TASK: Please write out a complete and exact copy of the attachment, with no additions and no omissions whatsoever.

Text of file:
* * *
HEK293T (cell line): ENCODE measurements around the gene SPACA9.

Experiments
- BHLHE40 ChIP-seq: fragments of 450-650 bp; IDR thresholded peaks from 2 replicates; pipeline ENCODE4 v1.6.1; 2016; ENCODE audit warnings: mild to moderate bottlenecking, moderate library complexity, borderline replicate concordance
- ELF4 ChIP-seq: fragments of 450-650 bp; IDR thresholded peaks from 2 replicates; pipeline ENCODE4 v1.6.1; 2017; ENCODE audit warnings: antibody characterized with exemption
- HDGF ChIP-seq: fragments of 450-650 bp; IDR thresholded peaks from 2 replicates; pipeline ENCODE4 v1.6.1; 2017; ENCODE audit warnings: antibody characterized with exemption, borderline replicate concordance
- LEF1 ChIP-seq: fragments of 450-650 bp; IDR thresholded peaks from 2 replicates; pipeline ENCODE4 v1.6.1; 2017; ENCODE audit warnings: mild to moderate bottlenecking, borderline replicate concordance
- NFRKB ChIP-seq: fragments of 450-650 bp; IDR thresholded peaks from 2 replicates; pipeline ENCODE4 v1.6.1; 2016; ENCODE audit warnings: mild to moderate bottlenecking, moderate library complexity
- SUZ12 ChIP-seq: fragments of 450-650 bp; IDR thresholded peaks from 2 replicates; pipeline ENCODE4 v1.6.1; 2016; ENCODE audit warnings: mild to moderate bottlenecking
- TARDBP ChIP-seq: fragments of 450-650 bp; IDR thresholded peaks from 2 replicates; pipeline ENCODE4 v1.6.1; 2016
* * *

HEK293T (cell line): ENCODE measurements around the gene SPACA9.

Experiments
- BHLHE40 ChIP-seq: fragments of 450-650 bp; IDR thresholded peaks from 2 replicates; pipeline ENCODE4 v1.6.1; 2016; ENCODE audit warnings: mild to moderate bottlenecking, moderate library complexity, borderline replicate concordance
- ELF4 ChIP-seq: fragments of 450-650 bp; IDR thresholded peaks from 2 replicates; pipeline ENCODE4 v1.6.1; 2017; ENCODE audit warnings: antibody characterized with exemption
- HDGF ChIP-seq: fragments of 450-650 bp; IDR thresholded peaks from 2 replicates; pipeline ENCODE4 v1.6.1; 2017; ENCODE audit warnings: antibody characterized with exemption, borderline replicate concordance
- LEF1 ChIP-seq: fragments of 450-650 bp; IDR thresholded peaks from 2 replicates; pipeline ENCODE4 v1.6.1; 2017; ENCODE audit warnings: mild to moderate bottlenecking, borderline replicate concordance
- NFRKB ChIP-seq: fragments of 450-650 bp; IDR thresholded peaks from 2 replicates; pipeline ENCODE4 v1.6.1; 2016; ENCODE audit warnings: mild to moderate bottlenecking, moderate library complexity
- SUZ12 ChIP-seq: fragments of 450-650 bp; IDR thresholded peaks from 2 replicates; pipeline ENCODE4 v1.6.1; 2016; ENCODE audit warnings: mild to moderate bottlenecking
- TARDBP ChIP-seq: fragments of 450-650 bp; IDR thresholded peaks from 2 replicates; pipeline ENCODE4 v1.6.1; 2016